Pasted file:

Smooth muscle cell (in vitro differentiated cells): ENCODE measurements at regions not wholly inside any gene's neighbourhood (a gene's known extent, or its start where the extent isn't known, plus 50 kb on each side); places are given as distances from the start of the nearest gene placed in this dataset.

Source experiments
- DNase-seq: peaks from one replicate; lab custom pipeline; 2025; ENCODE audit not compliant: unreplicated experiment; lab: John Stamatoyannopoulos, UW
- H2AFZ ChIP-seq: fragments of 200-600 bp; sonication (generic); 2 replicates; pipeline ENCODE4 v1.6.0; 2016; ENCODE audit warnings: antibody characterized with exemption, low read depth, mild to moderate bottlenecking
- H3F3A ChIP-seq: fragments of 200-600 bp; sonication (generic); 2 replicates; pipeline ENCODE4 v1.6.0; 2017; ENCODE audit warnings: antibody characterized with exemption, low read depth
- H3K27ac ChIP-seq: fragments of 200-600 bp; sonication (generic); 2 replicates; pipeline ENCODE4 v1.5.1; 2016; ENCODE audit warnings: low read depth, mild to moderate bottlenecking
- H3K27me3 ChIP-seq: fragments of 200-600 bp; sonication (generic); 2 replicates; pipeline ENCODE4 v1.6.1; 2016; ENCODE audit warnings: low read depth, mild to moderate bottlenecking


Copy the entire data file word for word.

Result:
Smooth muscle cell (in vitro differentiated cells): ENCODE measurements at regions not wholly inside any gene's neighbourhood (a gene's known extent, or its start where the extent isn't known, plus 50 kb on each side); places are given as distances from the start of the nearest gene placed in this dataset.

Source experiments
- DNase-seq: peaks from one replicate; lab custom pipeline; 2025; ENCODE audit not compliant: unreplicated experiment; lab: John Stamatoyannopoulos, UW
- H2AFZ ChIP-seq: fragments of 200-600 bp; sonication (generic); 2 replicates; pipeline ENCODE4 v1.6.0; 2016; ENCODE audit warnings: antibody characterized with exemption, low read depth, mild to moderate bottlenecking
- H3F3A ChIP-seq: fragments of 200-600 bp; sonication (generic); 2 replicates; pipeline ENCODE4 v1.6.0; 2017; ENCODE audit warnings: antibody characterized with exemption, low read depth
- H3K27ac ChIP-seq: fragments of 200-600 bp; sonication (generic); 2 replicates; pipeline ENCODE4 v1.5.1; 2016; ENCODE audit warnings: low read depth, mild to moderate bottlenecking
- H3K27me3 ChIP-seq: fragments of 200-600 bp; sonication (generic); 2 replicates; pipeline ENCODE4 v1.6.1; 2016; ENCODE audit warnings: low read depth, mild to moderate bottlenecking